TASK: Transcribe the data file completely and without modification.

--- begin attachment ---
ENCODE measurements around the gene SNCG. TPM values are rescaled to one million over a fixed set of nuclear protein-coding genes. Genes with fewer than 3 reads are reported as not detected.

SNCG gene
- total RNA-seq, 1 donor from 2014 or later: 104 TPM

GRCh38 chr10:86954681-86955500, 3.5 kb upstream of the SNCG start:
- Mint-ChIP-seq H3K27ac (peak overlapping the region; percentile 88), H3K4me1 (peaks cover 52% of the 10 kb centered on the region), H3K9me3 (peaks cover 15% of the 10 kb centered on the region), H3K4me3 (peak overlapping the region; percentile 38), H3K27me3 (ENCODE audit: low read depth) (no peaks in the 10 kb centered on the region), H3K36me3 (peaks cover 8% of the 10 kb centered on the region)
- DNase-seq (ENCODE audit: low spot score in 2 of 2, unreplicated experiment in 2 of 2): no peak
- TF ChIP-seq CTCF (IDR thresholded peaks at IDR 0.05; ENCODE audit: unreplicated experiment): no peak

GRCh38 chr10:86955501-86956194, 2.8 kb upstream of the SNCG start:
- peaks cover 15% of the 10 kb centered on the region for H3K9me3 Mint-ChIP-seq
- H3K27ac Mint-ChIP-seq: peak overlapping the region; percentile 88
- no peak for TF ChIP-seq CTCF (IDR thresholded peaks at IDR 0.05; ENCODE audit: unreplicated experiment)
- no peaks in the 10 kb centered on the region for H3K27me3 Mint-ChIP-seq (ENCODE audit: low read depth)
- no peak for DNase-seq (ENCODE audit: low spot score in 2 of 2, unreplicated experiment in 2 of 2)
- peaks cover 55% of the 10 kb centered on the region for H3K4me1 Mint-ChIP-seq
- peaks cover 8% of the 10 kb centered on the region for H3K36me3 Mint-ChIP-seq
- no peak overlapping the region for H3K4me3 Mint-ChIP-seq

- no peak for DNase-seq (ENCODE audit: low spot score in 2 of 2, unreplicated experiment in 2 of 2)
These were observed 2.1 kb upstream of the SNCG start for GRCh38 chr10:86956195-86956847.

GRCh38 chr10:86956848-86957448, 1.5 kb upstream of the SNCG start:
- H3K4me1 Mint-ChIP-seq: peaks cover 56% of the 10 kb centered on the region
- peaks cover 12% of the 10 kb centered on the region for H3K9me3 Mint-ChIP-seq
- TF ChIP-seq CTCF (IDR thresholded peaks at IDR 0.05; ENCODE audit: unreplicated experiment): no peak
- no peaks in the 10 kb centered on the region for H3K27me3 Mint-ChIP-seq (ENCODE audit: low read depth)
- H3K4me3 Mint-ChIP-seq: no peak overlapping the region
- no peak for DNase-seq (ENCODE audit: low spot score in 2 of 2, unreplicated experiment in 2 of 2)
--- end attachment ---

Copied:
ENCODE measurements around the gene SNCG. TPM values are rescaled to one million over a fixed set of nuclear protein-coding genes. Genes with fewer than 3 reads are reported as not detected.

SNCG gene
- total RNA-seq, 1 donor from 2014 or later: 104 TPM

GRCh38 chr10:86954681-86955500, 3.5 kb upstream of the SNCG start:
- Mint-ChIP-seq H3K27ac (peak overlapping the region; percentile 88), H3K4me1 (peaks cover 52% of the 10 kb centered on the region), H3K9me3 (peaks cover 15% of the 10 kb centered on the region), H3K4me3 (peak overlapping the region; percentile 38), H3K27me3 (ENCODE audit: low read depth) (no peaks in the 10 kb centered on the region), H3K36me3 (peaks cover 8% of the 10 kb centered on the region)
- DNase-seq (ENCODE audit: low spot score in 2 of 2, unreplicated experiment in 2 of 2): no peak
- TF ChIP-seq CTCF (IDR thresholded peaks at IDR 0.05; ENCODE audit: unreplicated experiment): no peak

GRCh38 chr10:86955501-86956194, 2.8 kb upstream of the SNCG start:
- peaks cover 15% of the 10 kb centered on the region for H3K9me3 Mint-ChIP-seq
- H3K27ac Mint-ChIP-seq: peak overlapping the region; percentile 88
- no peak for TF ChIP-seq CTCF (IDR thresholded peaks at IDR 0.05; ENCODE audit: unreplicated experiment)
- no peaks in the 10 kb centered on the region for H3K27me3 Mint-ChIP-seq (ENCODE audit: low read depth)
- no peak for DNase-seq (ENCODE audit: low spot score in 2 of 2, unreplicated experiment in 2 of 2)
- peaks cover 55% of the 10 kb centered on the region for H3K4me1 Mint-ChIP-seq
- peaks cover 8% of the 10 kb centered on the region for H3K36me3 Mint-ChIP-seq
- no peak overlapping the region for H3K4me3 Mint-ChIP-seq

- no peak for DNase-seq (ENCODE audit: low spot score in 2 of 2, unreplicated experiment in 2 of 2)
These were observed 2.1 kb upstream of the SNCG start for GRCh38 chr10:86956195-86956847.

GRCh38 chr10:86956848-86957448, 1.5 kb upstream of the SNCG start:
- H3K4me1 Mint-ChIP-seq: peaks cover 56% of the 10 kb centered on the region
- peaks cover 12% of the 10 kb centered on the region for H3K9me3 Mint-ChIP-seq
- TF ChIP-seq CTCF (IDR thresholded peaks at IDR 0.05; ENCODE audit: unreplicated experiment): no peak
- no peaks in the 10 kb centered on the region for H3K27me3 Mint-ChIP-seq (ENCODE audit: low read depth)
- H3K4me3 Mint-ChIP-seq: no peak overlapping the region
- no peak for DNase-seq (ENCODE audit: low spot score in 2 of 2, unreplicated experiment in 2 of 2)